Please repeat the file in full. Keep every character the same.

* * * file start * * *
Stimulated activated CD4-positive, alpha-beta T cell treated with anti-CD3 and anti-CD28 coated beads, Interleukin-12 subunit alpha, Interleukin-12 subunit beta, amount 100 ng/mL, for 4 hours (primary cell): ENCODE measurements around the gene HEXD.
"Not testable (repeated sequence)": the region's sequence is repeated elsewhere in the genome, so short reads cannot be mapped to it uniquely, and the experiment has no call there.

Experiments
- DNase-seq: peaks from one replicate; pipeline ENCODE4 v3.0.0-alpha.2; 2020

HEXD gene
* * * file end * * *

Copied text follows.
Stimulated activated CD4-positive, alpha-beta T cell treated with anti-CD3 and anti-CD28 coated beads, Interleukin-12 subunit alpha, Interleukin-12 subunit beta, amount 100 ng/mL, for 4 hours (primary cell): ENCODE measurements around the gene HEXD.
"Not testable (repeated sequence)": the region's sequence is repeated elsewhere in the genome, so short reads cannot be mapped to it uniquely, and the experiment has no call there.

Experiments
- DNase-seq: peaks from one replicate; pipeline ENCODE4 v3.0.0-alpha.2; 2020

HEXD gene